Processed meat is meat that’s been preserved or changed; by smoking, curing, salting, canning or adding preservatives. These types of meats includes ham, bacon, salami and sausages, and processed white meats like chicken nuggets and sliced lunch meats. Red meat includes all fresh, minced, and frozen beef, pork and lamb.
Fresh white meats, like chicken and fish, have not yet been linked to any increased risk of cancer – although increased presence of carcinogens and toxins in fresh-water fish, due to contaminant exposure, are anther issue. Cantonese-style salted fish has also been linked to increasing risks of cancer.
Cancers processed and red meat are linked to
Research has found that consuming lots of red meat can increase the risk of bowel cancer, meaning there is lots of good evidence of a link, but we need a more quality studies to be certain. In contrast it has been shown that processed meat is a direct cause of cancer – the link is as certain as other proven causes of cancer, like tobacco.
There is also increasing evidence that eating processed and red meats increases the risk of stomach and pancreatic cancer, but more research is needed.
Eating less processed and red meat
Cut down consumption by making small changes like :
- Meat-free Mondays – pick a day to cut out meat entirely
- Find new recipes with fresh chicken or fish instead of processed or red meat
- Substituting meat in your usual meals for pulses, like beans or lentils
- Try a pledge – go vegetarian or even vegan for a month and explore the fantastic array of meat-free options available these days
- Reduce portions – have one sausage instead of two, and replace this with more hearty vegetables
Switching to more expensive or organic processed and red meat won’t does not affect one’s cancer risk. The way to lower one’s cancer risk is to reduce all types of processed and red meats.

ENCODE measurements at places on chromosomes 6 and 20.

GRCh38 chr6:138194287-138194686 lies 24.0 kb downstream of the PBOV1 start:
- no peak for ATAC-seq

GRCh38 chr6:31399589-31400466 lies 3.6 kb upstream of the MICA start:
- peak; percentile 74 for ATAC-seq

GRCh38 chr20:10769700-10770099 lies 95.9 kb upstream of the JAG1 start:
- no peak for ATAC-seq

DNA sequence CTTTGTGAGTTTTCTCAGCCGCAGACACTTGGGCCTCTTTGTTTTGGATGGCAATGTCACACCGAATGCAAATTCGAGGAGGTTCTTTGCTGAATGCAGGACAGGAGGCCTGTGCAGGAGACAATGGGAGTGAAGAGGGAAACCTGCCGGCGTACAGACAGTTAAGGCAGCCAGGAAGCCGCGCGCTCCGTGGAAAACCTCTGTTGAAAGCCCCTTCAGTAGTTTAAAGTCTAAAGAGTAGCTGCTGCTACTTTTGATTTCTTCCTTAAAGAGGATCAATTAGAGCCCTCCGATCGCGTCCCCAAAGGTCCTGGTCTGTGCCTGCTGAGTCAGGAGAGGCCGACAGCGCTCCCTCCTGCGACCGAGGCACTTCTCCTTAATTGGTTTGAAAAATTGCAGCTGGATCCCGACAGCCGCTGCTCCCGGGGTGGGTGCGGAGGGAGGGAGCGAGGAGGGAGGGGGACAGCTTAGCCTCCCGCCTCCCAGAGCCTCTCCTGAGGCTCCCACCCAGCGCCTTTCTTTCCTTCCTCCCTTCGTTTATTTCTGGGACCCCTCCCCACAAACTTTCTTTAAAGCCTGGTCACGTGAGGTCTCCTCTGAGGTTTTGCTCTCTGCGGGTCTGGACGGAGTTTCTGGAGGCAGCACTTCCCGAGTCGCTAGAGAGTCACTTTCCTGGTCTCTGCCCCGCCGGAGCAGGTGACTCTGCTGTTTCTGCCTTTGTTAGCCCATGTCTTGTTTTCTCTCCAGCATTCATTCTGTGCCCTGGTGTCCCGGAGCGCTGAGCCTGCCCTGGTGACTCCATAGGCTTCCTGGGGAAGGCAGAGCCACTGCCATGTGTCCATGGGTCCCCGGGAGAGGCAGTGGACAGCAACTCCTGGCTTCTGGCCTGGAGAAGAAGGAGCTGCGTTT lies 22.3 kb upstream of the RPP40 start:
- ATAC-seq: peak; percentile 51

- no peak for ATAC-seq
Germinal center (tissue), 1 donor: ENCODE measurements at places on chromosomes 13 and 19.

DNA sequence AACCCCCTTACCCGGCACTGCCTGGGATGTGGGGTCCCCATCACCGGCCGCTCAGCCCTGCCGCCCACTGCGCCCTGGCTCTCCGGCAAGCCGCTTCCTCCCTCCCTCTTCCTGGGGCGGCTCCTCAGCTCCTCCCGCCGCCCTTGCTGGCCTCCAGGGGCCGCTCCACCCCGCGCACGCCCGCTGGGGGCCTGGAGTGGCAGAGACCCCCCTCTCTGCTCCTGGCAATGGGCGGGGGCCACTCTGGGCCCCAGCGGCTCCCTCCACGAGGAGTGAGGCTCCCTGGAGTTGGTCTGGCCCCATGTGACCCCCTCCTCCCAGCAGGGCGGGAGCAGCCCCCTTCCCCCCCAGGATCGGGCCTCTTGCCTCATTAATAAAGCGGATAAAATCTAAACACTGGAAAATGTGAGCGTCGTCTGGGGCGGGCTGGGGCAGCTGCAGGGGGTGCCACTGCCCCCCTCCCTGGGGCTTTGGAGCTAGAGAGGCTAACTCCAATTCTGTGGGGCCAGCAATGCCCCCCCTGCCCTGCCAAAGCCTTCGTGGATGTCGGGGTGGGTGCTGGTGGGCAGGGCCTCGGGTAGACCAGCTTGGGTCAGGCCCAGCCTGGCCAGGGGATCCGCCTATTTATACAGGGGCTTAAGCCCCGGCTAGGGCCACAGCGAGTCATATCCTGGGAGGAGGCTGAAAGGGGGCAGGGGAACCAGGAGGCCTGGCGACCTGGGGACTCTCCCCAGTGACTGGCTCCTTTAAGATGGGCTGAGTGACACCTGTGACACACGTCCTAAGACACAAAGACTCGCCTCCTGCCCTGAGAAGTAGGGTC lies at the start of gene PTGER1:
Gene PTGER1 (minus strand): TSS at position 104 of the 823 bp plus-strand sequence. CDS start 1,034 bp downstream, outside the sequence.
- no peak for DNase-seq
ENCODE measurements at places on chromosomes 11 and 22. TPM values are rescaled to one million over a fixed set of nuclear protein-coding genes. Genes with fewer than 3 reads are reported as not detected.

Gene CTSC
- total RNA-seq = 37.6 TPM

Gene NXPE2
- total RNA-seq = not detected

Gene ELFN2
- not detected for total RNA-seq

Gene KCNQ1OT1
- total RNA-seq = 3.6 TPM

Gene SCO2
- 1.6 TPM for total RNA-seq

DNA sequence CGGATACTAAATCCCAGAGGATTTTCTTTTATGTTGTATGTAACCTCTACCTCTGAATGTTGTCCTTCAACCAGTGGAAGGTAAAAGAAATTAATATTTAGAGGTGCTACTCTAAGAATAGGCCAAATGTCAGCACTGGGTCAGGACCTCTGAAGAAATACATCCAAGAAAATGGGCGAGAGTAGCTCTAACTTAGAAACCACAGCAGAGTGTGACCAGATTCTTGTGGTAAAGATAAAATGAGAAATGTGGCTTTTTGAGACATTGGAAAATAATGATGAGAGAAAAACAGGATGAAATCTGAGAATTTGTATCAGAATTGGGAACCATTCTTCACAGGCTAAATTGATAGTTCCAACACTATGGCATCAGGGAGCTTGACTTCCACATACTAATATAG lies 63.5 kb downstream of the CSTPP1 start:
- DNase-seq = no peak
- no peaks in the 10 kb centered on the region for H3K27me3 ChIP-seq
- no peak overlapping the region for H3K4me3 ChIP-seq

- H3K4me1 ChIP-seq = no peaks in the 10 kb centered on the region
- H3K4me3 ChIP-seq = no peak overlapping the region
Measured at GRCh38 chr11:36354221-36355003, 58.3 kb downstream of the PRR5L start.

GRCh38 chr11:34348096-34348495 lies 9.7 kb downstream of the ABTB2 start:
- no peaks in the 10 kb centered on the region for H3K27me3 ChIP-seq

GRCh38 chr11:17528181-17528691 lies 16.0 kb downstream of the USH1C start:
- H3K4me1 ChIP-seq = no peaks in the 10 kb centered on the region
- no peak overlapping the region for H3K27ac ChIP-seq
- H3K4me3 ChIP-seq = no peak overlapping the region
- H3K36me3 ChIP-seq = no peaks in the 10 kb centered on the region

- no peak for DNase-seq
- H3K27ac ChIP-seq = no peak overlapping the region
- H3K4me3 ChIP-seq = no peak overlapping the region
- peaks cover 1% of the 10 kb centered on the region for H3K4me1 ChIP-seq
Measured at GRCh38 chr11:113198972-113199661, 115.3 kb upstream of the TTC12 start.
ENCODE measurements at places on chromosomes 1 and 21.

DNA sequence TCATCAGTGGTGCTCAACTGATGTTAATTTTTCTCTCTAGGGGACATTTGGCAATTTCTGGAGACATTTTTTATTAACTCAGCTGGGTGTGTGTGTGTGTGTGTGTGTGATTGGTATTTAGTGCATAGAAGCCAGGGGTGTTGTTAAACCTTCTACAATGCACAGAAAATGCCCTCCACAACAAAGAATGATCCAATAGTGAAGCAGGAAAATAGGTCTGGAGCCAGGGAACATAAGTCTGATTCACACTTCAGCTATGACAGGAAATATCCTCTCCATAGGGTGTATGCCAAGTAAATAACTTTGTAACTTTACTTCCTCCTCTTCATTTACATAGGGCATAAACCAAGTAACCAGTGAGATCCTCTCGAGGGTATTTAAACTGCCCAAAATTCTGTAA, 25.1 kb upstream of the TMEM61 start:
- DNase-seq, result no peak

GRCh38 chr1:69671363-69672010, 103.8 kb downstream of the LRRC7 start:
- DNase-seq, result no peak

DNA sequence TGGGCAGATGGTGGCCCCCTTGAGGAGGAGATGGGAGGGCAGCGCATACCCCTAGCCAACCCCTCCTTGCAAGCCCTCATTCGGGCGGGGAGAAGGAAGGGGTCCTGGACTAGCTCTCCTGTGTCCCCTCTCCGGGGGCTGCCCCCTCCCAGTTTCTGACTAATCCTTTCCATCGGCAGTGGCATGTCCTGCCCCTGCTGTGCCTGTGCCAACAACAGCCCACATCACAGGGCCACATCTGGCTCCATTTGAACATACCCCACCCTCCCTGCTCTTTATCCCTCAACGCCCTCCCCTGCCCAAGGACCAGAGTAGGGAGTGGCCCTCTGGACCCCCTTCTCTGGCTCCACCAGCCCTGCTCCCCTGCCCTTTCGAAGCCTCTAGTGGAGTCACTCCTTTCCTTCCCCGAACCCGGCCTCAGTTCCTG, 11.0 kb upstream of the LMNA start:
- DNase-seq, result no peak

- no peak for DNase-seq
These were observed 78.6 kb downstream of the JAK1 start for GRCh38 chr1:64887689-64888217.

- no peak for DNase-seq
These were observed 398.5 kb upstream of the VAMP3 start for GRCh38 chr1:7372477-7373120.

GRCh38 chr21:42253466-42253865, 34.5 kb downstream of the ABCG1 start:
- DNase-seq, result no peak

How much processed and red meat can one eat?
Research has pointed to an increased risk of cancer for every 25g of processed meat one eats a day – roughly equal to a rasher of bacon or a slice of ham. If you’re consuming processed and red meat most days, now’s the time to start cutting down.
Basically the less one eats the lower the risk, so cutting down is good for the health no matter how much meat is eaten.
How does processed and red meat cause cancer?
Chemicals added during processing, or produced when cooking, can increase the risk of cancer.
These chemicals include :
This is naturally found in red meat and processed red meat. It can damage cells, and cause bacteria in the body to produce harmful chemicals. This can increase the risk of cancer.
Used as a preservative to keep processed meat fresher for longer, nitrites can become cancer-causing chemicals like N-nitroso compounds or NOCs. These chemicals are linked to reasons why processed meat increases the risk of cancer more than fresh red meat. Processed meats aren’t the only foods that contain these chemicals of course. In fact, many vegetables also contain high amounts – mainly nitrates – a good reason to eat organic.
- Heterocyclic amines (HCAs) and polycyclic amines (PCAs)
Heterocyclic amines (HCAs) and polycyclic aromatic hydrocarbons (PAHs) are chemicals formed when muscle meat, including beef, pork, fish, or poultry, is cooked using high-temperature methods, such as pan frying or grilling directly over an open flame. They can damage cells in the bowel, and studies have shown the chemicals to be associated with increased risks of colorectal, pancreatic, and prostate cancer.
Brown KF, Rumgay H, Dunlop C, et al. The fraction of cancer attributable to modifiable risk factors in England, Wales, Scotland, Northern Ireland, and the United Kingdom in 2015. British Journal of Cancer. 2018;118:1130-1141.
International Agency for Research on Cancer. Red Meat and Processed Meat. IARC Monographs on the Evaluation of Carcinogenic Risks to Humans. 2018. Vol 114. https://publications.iarc.fr/Book-And-Report-Series/Iarc-Monographs-On-The-Identification-Of-Carcinogenic-Hazards-To-Humans/Red-Meat-And-Processed-Meat-2018.
NHS. Red meat and the risk of bowel cancer. 2019. https://www.nhs.uk/live-well/eat-well/red-meat-and-the-risk-of-bowel-cancer/#portion-sizes-and-cutting-down2018.
World Cancer Research Fund. Diet, Nutrition, Physical Activity and Cancer: a Global Perspective. A summary of the Third Expert Report 2018. https://www.wcrf.org/dietandcancer.
The Conversation – Why nitrates and nitrites in processed meats are harmful – but those in vegetables aren’t. https://theconversation.com/why-nitrates-and-nitrites-in-processed-meats-are-harmful-but-those-in-vegetables-arent-170974.